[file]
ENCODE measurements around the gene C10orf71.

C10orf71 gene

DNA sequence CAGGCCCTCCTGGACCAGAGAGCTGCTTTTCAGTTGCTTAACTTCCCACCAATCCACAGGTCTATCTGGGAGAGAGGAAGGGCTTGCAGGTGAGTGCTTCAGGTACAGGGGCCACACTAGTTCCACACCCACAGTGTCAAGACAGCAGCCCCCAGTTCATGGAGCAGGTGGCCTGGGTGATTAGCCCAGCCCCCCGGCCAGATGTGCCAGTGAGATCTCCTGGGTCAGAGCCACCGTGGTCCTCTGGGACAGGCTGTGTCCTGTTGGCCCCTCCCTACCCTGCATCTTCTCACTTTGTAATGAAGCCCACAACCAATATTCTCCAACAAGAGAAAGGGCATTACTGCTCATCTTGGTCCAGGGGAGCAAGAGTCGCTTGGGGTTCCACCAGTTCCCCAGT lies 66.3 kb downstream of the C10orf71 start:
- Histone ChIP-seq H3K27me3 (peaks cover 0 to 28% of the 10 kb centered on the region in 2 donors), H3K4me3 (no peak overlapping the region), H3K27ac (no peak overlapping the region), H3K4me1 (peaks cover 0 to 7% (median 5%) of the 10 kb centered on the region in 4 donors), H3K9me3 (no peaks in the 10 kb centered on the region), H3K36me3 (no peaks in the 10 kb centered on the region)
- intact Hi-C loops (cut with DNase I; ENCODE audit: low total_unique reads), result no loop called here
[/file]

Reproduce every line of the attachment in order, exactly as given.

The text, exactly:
ENCODE measurements around the gene C10orf71.

C10orf71 gene

DNA sequence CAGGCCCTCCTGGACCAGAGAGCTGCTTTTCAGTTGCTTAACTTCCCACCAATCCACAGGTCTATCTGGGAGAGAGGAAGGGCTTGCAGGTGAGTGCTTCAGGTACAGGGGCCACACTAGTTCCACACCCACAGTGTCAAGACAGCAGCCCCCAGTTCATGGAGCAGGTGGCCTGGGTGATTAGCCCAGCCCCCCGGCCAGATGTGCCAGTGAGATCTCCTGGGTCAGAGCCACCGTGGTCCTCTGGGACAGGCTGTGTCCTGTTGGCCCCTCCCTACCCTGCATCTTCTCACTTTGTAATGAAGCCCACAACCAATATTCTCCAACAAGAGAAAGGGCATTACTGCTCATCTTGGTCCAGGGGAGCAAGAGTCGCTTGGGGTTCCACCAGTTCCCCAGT lies 66.3 kb downstream of the C10orf71 start:
- Histone ChIP-seq H3K27me3 (peaks cover 0 to 28% of the 10 kb centered on the region in 2 donors), H3K4me3 (no peak overlapping the region), H3K27ac (no peak overlapping the region), H3K4me1 (peaks cover 0 to 7% (median 5%) of the 10 kb centered on the region in 4 donors), H3K9me3 (no peaks in the 10 kb centered on the region), H3K36me3 (no peaks in the 10 kb centered on the region)
- intact Hi-C loops (cut with DNase I; ENCODE audit: low total_unique reads), result no loop called here